The hot springs were considered sacred by the tribespeople who lived around them,
dedicated to the Celtic god Sulis.

When the Romans invaded Britain they named the place Aquae Sulis,
building a huge complex around the springs, which they believed were a work of the gods.

The complex contained two roofed pools, one for bathing (above),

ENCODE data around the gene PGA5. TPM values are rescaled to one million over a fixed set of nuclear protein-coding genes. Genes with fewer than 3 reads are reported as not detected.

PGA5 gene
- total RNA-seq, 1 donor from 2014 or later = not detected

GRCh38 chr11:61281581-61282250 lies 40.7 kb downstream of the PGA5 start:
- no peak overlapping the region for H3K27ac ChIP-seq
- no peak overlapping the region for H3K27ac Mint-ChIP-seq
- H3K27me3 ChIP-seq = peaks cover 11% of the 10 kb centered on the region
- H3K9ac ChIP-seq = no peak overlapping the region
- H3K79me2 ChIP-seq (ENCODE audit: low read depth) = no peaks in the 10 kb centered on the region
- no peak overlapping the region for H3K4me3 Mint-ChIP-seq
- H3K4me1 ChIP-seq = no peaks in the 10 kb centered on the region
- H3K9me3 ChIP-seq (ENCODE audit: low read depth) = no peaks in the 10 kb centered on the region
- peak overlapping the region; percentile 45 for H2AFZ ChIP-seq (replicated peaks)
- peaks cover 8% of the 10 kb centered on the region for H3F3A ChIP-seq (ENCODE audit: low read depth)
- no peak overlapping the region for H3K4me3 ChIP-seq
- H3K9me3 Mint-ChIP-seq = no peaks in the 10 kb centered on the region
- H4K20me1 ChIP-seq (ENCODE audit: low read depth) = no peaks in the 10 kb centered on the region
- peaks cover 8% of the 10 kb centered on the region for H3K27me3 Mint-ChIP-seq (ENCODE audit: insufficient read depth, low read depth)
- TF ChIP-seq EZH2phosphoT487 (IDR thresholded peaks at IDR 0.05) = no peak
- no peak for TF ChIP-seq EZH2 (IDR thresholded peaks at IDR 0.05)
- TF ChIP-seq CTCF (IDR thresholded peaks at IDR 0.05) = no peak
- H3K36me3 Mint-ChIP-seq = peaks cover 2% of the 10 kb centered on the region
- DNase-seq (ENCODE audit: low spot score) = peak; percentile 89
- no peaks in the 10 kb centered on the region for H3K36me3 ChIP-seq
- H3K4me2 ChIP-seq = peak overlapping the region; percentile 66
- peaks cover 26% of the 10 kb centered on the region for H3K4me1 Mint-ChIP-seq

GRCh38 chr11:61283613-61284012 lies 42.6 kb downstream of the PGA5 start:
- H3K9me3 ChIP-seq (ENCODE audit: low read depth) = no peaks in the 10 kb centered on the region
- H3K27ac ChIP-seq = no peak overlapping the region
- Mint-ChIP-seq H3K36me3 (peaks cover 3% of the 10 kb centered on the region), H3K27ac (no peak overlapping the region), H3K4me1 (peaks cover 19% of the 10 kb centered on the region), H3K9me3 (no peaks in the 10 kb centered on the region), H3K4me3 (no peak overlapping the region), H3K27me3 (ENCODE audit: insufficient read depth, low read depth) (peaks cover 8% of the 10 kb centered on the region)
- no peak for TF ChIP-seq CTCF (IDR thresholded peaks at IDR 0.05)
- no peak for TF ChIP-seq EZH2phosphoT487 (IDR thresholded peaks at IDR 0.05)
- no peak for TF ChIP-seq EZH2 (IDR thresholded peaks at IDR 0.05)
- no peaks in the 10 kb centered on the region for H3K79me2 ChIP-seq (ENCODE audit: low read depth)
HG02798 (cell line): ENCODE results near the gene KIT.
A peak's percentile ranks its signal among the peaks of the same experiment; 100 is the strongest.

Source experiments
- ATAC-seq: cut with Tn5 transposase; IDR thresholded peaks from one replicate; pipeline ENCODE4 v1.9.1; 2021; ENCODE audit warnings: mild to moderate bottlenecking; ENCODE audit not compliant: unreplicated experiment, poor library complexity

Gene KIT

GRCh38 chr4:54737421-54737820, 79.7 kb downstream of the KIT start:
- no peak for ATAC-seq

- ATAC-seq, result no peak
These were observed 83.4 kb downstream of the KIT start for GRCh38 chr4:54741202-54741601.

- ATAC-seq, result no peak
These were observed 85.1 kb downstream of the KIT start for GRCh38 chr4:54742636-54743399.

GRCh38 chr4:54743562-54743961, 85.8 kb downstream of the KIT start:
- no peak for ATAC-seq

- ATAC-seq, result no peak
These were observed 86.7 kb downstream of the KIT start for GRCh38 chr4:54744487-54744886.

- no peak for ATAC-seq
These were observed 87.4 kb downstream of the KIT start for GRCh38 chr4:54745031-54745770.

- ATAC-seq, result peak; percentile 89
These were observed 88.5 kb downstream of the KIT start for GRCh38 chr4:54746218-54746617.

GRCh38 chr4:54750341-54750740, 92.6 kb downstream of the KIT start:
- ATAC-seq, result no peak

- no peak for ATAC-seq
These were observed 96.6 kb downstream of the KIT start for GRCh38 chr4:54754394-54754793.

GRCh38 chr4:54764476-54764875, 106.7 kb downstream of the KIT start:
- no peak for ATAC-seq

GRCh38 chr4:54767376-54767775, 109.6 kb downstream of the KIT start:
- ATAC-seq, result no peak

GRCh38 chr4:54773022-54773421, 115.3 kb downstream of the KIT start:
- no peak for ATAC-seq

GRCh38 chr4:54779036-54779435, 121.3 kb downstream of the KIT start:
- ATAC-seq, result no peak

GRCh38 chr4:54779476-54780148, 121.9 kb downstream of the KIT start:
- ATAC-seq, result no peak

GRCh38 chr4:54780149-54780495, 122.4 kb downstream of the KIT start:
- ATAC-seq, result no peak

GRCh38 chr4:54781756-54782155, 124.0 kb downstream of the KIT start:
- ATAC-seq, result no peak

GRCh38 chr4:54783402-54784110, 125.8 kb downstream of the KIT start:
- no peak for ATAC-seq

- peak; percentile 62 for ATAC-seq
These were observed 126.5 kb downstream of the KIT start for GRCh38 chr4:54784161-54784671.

and one other (where the hot springs rose) for worship, sacred to the gods.
The original roofs and ceilings have gone, and sunlight now
causes algae to give the pools' characteristic green colour.

Around the baths were built an enormous array of temples, saunas, cold pools,
steam rooms, courtyards and altars for animal sacrifice.

The columns and balustrades above the pool - complete with statues of Roman emperors -
are a later Georgian addition.